Last week, despite the contention from Nevada Republican Party officials that the state parties would choose nominees for the Sept. 13 special election to fill the unexpired portion of now-Sen. Dean Heller’s (R) current term in the House, Democratic Secretary of State Ross Miller ruled that a jungle-ballot format would take precedence. This means anyone can run for the seat regardless of political party affiliation and, like in the Hawaii special election of 2010, the person obtaining the most votes in the one election, regardless of percentage, is elected. Such a format favors the candidate with the strongest base and plays against a particular party that may field two or more viable candidates.

Miller’s ruling was savvy on at least two points. First, he, as a potential aspirant for future higher office himself, scores points with the Democratic establishment because this is the best possible format for his party to steal what should be a reliable Republican seat. Second, even if the Republicans were to file suit against him, a court would be in a difficult position to rule against a Secretary of State who merely opened up the process equally to everyone, thus his decision is also legally secure.

It was originally believed that the Democrats had a legitimate shot in the jungle format because controversial 2010 GOP Senatorial nominee Sharron Angle would be in the field of candidates, since she had already announced for the seat in the regular election. Before Sen. John Ensign (R) resigned and Rep. Heller was appointed to replace him, the congressman had made known his intention to run for the Senate in the regular 2012 election. Angle barely lost the 2006 congressional nomination to Heller (by 421 votes) the last time the seat was open.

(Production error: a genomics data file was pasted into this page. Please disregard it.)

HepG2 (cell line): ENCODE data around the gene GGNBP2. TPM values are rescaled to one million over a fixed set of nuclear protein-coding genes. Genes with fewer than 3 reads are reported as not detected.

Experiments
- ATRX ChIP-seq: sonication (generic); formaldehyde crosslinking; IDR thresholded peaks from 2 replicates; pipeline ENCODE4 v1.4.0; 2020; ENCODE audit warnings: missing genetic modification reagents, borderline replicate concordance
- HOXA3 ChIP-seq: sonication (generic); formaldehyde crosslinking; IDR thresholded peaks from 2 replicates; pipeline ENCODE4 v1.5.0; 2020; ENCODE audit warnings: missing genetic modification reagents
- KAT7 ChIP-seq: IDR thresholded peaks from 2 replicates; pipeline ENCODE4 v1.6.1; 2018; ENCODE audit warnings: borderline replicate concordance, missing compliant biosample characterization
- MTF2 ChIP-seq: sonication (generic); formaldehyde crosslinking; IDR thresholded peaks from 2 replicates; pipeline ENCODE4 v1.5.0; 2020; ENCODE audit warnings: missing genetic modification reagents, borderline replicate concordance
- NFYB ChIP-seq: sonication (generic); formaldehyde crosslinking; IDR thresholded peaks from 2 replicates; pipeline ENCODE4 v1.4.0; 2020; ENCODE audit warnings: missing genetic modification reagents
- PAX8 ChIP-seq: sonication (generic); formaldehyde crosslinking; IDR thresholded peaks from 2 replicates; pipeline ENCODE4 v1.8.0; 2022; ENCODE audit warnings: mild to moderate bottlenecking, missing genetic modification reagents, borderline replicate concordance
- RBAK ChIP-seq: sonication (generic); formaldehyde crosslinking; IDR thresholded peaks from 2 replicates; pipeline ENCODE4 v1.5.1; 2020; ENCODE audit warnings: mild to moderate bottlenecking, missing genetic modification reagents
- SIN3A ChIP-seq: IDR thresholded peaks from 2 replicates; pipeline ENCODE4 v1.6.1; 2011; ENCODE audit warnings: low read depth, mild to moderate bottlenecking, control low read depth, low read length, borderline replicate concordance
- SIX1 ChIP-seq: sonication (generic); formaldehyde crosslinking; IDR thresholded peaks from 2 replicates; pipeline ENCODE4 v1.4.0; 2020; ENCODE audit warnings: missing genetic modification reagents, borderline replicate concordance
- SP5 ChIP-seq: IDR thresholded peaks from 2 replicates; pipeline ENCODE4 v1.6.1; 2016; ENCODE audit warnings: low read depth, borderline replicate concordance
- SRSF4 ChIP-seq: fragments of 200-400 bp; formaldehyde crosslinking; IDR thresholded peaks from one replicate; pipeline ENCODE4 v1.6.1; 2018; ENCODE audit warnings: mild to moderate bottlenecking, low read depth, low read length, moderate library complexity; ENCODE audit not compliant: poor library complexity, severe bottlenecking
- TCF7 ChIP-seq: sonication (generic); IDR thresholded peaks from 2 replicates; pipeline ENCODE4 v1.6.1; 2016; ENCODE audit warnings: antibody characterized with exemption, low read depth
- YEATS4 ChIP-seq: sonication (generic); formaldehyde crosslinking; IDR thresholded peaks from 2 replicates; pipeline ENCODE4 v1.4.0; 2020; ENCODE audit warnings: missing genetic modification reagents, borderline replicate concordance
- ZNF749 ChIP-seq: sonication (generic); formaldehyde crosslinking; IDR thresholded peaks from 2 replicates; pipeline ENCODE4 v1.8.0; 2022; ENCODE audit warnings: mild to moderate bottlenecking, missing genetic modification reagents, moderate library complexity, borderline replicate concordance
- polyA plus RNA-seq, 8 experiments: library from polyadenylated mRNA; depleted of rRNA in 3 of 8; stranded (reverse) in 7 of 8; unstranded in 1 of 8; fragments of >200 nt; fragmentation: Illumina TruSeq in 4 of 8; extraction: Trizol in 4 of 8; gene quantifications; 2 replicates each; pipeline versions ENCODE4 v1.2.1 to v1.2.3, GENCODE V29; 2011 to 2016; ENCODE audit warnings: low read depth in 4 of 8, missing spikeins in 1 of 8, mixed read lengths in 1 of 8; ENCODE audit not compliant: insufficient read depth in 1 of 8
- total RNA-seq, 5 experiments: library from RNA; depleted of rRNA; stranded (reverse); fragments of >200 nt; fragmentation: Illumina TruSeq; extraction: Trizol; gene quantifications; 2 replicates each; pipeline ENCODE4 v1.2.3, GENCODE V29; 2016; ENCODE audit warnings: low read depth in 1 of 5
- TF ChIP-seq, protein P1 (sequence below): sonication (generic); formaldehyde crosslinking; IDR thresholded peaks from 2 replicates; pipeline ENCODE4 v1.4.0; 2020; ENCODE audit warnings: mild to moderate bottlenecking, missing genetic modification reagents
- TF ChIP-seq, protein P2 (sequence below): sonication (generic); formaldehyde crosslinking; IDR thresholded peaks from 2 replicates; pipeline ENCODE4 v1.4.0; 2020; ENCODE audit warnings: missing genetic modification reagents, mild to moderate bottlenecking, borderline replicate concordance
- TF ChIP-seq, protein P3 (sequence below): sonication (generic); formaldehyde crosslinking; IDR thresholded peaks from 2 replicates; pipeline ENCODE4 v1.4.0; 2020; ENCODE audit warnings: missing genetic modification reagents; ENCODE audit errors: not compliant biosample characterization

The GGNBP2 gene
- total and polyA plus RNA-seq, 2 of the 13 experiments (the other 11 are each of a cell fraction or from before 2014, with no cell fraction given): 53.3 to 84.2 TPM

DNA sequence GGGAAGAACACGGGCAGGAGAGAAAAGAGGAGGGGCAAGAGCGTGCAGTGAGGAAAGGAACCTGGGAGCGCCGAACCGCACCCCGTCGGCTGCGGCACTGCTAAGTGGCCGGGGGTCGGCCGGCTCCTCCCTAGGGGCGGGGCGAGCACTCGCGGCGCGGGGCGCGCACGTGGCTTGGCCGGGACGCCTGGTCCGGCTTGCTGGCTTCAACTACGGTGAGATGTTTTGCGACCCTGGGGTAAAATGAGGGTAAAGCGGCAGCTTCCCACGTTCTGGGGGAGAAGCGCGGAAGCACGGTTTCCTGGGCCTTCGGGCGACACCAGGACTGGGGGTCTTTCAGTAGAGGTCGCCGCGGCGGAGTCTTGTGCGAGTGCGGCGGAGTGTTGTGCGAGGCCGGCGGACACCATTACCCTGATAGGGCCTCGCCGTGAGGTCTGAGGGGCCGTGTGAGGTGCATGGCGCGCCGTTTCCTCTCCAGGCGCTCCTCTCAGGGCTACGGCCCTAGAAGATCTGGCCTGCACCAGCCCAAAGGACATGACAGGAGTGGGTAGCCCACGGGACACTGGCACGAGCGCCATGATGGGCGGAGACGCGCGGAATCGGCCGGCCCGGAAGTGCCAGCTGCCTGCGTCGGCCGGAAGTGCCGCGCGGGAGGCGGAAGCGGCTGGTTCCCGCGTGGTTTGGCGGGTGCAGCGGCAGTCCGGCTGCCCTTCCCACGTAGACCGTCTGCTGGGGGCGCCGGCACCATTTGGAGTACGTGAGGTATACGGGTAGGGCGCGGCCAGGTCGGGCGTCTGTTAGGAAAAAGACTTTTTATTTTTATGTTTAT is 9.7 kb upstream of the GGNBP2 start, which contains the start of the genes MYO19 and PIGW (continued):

It was also conventional wisdom that Lt. Gov. Brian Krolicki (R) would hop into the congressional race. His strong presence would split the GOP vote and allow a consensus Democrat, presumably state Treasurer Kate Marshall, to slip by the split Republicans and win the seat with a plurality of the vote.

It appears now, however, that the tables have turned. While Angle did enter the special election contest, Krolicki backed away. State Republican Party chairman Mark Amodei, a former state legislator who briefly ran for the Senate in 2010 only to withdraw because he lacked funding, is now in the congressional race. But, so far, the only two other Republicans to declare candidacy are state Sen. Greg Brower and former US Navy officer Kirk Lippold, both of whom have small constituencies.

Amodei, coming from the more moderate wing of the party, could become the main alternative to Angle but none of the Republicans have as strong a political base, both financially and vote-based, as the former Senatorial nominee. Aside from barely losing the GOP primary to Heller in 2006, Ms. Angle actually carried the 2nd district, even against Senate Majority Leader Harry Reid, in the 2010 general election. So, it is clear that this north/central Nevada region constitutes her main base of support.

Now, the Democrats have a potentially split field. While Treasurer Marshall, who most believe is the party’s strongest candidate, announced her candidacy, so did Jill Derby, the former state Democratic Party chair, university regent, and congressional nominee in both 2006 and ’08. Derby, too, has a base in the district. She held Heller to a respectable 45-50 percent winning percentage in ’06, but fell to 41-52 percent in the re-match. It is conceivable that she will take a significant percentage in the special election, votes that will more than likely come right from Marshall’s political hide. Additionally, former university regent and 2010 Democratic congressional nominee Nancy Price is also running again. Though she lost to Heller in a landslide 33-63% vote, she has the potential of snatching a few more votes from Marshall.

While two weeks ago it looked liked the Democrats were in an enviable special election position, the most recent events seem to be unfolding in Angle’s favor. Much more will happen before the May 25 filing deadline to better define the special election parameters. We will then see if the Democrats can fully coalesce behind Marshall, thus restoring what originally appeared to be a reasonable chance at victory.
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For further detailed insights, to sign up for my daily email updates, or to sign up to track specific issues or industries, please contact me at PRIsm@performanceandresults.com.